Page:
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ISAIAH, XXIX. 18, 19.

In that day shall the deaf hear the words of the book, and the eyes of the blind shall see out of obscurity, and out of darkness. The meek also shall increase their joy in the Lord, and the poor among men shall rejoice in the Holy One of Israel.

Ir it be admitted as an indubitable proposition, that knowledge and virtue are essential to the true dignity and happiness of man, we cannot but be deeply affected with the condition of by far the greater proportion of our species. We are told, and there is sufficient reason to believe, that man was originally created in the image of God-furnished with every requisite, both mental and corporeal, for becoming and continuing wise, holy, and happy. But where, alas! are we now to look for the traits of an original so excellent? In some parts of the habitable globe we behold our nature wearing a form so abject as to be barely distinguishable from that of the more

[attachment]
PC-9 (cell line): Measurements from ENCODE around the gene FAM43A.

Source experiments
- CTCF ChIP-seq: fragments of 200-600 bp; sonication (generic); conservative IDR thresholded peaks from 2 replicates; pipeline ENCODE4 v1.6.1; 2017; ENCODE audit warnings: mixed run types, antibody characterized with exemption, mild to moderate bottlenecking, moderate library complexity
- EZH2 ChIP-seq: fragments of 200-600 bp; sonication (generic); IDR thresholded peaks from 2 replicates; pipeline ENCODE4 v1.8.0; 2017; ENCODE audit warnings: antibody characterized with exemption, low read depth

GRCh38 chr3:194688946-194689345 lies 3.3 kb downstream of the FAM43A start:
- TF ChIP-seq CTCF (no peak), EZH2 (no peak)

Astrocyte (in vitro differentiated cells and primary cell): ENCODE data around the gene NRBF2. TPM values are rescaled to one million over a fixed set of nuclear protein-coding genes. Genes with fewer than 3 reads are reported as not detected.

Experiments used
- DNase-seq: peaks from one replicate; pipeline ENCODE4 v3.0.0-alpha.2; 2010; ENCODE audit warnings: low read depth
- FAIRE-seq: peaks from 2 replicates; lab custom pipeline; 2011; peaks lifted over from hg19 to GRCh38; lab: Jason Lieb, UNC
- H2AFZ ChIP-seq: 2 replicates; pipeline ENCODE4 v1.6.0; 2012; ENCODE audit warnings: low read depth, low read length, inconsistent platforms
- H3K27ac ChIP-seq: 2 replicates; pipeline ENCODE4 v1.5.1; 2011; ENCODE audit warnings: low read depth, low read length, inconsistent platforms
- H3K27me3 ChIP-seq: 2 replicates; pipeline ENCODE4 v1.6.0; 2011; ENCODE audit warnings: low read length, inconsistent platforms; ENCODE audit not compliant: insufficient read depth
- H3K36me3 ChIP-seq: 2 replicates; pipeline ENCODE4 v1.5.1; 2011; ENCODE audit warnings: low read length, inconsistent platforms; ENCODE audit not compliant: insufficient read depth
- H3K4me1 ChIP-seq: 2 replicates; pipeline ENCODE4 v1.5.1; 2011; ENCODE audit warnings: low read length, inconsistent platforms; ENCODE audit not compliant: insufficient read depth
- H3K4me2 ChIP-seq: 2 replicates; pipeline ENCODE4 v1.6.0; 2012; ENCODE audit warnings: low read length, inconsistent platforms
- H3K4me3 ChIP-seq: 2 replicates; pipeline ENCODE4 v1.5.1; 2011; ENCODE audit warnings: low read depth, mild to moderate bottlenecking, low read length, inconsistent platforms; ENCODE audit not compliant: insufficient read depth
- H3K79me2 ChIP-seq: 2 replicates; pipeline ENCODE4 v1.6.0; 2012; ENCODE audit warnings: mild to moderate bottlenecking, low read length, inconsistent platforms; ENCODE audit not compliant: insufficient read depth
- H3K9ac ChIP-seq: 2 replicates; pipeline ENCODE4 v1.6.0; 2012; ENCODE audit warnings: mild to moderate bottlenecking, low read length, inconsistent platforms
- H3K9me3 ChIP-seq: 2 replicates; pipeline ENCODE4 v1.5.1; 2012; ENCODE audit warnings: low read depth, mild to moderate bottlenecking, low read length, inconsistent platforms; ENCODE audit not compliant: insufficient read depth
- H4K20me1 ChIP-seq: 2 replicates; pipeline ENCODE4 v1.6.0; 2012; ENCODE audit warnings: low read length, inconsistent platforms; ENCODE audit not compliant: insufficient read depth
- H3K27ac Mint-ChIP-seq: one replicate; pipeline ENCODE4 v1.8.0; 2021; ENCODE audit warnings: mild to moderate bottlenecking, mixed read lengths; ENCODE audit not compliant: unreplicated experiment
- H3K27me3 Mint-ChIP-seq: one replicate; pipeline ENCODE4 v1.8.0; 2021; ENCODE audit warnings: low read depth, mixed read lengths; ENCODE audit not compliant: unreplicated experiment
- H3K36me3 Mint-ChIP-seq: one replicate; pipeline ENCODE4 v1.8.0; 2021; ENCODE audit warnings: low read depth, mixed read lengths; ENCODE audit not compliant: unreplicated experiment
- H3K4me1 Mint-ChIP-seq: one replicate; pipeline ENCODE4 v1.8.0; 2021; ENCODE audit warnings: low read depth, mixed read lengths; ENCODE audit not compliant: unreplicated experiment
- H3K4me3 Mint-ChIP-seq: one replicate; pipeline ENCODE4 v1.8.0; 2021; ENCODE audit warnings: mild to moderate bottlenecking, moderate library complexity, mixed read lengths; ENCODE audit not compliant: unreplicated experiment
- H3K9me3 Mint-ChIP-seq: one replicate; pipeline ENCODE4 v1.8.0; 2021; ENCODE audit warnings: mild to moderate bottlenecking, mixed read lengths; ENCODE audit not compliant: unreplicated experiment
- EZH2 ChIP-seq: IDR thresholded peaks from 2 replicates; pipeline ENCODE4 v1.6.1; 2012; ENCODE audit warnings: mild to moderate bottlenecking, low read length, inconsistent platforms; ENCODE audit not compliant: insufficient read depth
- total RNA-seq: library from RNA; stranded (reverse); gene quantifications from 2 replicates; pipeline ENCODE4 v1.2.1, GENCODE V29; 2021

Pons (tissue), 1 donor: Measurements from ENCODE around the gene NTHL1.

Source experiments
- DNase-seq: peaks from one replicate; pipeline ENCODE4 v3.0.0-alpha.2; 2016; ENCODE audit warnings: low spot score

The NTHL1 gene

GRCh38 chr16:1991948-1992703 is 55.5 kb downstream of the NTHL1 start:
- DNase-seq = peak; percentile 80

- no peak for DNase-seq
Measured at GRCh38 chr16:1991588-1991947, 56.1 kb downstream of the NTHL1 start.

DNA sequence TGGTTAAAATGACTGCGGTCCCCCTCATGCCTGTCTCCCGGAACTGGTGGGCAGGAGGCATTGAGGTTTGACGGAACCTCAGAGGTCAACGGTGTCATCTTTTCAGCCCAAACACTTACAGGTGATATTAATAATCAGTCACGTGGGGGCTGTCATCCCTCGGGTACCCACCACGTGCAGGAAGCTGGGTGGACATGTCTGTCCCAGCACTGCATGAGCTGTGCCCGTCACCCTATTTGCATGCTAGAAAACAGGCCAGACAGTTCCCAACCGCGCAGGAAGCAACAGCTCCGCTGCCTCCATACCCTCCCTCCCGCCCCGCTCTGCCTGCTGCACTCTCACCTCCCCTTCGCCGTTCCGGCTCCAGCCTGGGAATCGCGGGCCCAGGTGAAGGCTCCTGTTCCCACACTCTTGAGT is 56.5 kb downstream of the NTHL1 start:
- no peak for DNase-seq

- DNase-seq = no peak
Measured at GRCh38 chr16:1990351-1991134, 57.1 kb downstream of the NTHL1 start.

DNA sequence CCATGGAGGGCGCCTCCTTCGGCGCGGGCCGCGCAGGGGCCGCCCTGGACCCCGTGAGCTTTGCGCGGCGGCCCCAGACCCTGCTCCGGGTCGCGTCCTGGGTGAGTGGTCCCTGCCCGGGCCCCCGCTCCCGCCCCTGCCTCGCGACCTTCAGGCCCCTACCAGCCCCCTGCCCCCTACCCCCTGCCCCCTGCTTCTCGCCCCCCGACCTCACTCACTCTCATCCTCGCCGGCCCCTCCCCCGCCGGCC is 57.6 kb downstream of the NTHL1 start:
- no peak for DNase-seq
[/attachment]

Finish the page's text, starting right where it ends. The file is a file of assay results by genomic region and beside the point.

sagacious kinds of brutes-in others, wild, ferocious, uncivilised, and delighting in deeds of horror, atrocity, and blood. Even among nations considerably removed from absolute barbarism, we find the social bond much relaxed, and, in some of its most important points of obligation, altogether broken and disregarded; while that which wears the semblance of religion, is either disfigured by the most deplorable ignorance and superstition-an incongruous mass of ceremonial absurdities, or a vile prostration before stocks and stones, carved or hewn into monstrous shapes, and the objects of slavish dread in proportion to their deformity, and the inhumanity of the rites with which their worship is celebrated. That such a state of moral disorder should have been the appointment of an all-powerful Creator, an all-wise Governor, and an all-benevolent Parent, we cannot allow ourselves to believe. To account for his permission of it, presents difficulties little less than insuperable; nor, if we could solve them ever so satisfactorily, would the discovery be of any real utility. The melancholy truth is, that it does exist; and if we could persuade ourselves that the decree is gone forth, either that thus it shall always continue, or that every successive generation of mankind shall sink deeper and deeper into depravity and wretchedness, I know not any thing that could fill the generous mind with more poignant affliction, or more effectually paralise every benevolent effort for their recovery.